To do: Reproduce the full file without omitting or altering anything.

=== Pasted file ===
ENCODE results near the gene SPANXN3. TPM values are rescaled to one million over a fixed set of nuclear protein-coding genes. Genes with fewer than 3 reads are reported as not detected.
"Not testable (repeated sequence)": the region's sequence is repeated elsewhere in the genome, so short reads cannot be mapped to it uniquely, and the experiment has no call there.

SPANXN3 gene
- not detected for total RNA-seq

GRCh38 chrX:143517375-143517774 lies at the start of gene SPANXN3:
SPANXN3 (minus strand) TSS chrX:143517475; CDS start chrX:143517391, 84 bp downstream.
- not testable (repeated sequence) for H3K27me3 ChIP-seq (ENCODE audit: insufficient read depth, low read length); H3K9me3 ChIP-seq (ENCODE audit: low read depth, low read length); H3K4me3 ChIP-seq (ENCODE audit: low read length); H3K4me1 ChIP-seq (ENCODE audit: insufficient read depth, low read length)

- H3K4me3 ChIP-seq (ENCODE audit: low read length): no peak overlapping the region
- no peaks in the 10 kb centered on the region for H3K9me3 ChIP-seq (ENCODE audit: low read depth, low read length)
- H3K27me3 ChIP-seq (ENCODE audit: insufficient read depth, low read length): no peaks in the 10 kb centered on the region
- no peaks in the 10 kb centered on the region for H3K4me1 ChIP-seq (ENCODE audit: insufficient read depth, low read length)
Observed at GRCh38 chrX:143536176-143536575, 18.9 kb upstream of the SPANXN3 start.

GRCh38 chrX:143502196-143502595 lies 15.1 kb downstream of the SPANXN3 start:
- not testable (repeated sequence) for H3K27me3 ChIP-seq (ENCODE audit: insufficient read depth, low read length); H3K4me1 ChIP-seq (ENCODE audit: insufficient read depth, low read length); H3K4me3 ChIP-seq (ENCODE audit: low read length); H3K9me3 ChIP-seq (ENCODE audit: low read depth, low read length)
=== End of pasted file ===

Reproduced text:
ENCODE results near the gene SPANXN3. TPM values are rescaled to one million over a fixed set of nuclear protein-coding genes. Genes with fewer than 3 reads are reported as not detected.
"Not testable (repeated sequence)": the region's sequence is repeated elsewhere in the genome, so short reads cannot be mapped to it uniquely, and the experiment has no call there.

SPANXN3 gene
- not detected for total RNA-seq

GRCh38 chrX:143517375-143517774 lies at the start of gene SPANXN3:
SPANXN3 (minus strand) TSS chrX:143517475; CDS start chrX:143517391, 84 bp downstream.
- not testable (repeated sequence) for H3K27me3 ChIP-seq (ENCODE audit: insufficient read depth, low read length); H3K9me3 ChIP-seq (ENCODE audit: low read depth, low read length); H3K4me3 ChIP-seq (ENCODE audit: low read length); H3K4me1 ChIP-seq (ENCODE audit: insufficient read depth, low read length)

- H3K4me3 ChIP-seq (ENCODE audit: low read length): no peak overlapping the region
- no peaks in the 10 kb centered on the region for H3K9me3 ChIP-seq (ENCODE audit: low read depth, low read length)
- H3K27me3 ChIP-seq (ENCODE audit: insufficient read depth, low read length): no peaks in the 10 kb centered on the region
- no peaks in the 10 kb centered on the region for H3K4me1 ChIP-seq (ENCODE audit: insufficient read depth, low read length)
Observed at GRCh38 chrX:143536176-143536575, 18.9 kb upstream of the SPANXN3 start.

GRCh38 chrX:143502196-143502595 lies 15.1 kb downstream of the SPANXN3 start:
- not testable (repeated sequence) for H3K27me3 ChIP-seq (ENCODE audit: insufficient read depth, low read length); H3K4me1 ChIP-seq (ENCODE audit: insufficient read depth, low read length); H3K4me3 ChIP-seq (ENCODE audit: low read length); H3K9me3 ChIP-seq (ENCODE audit: low read depth, low read length)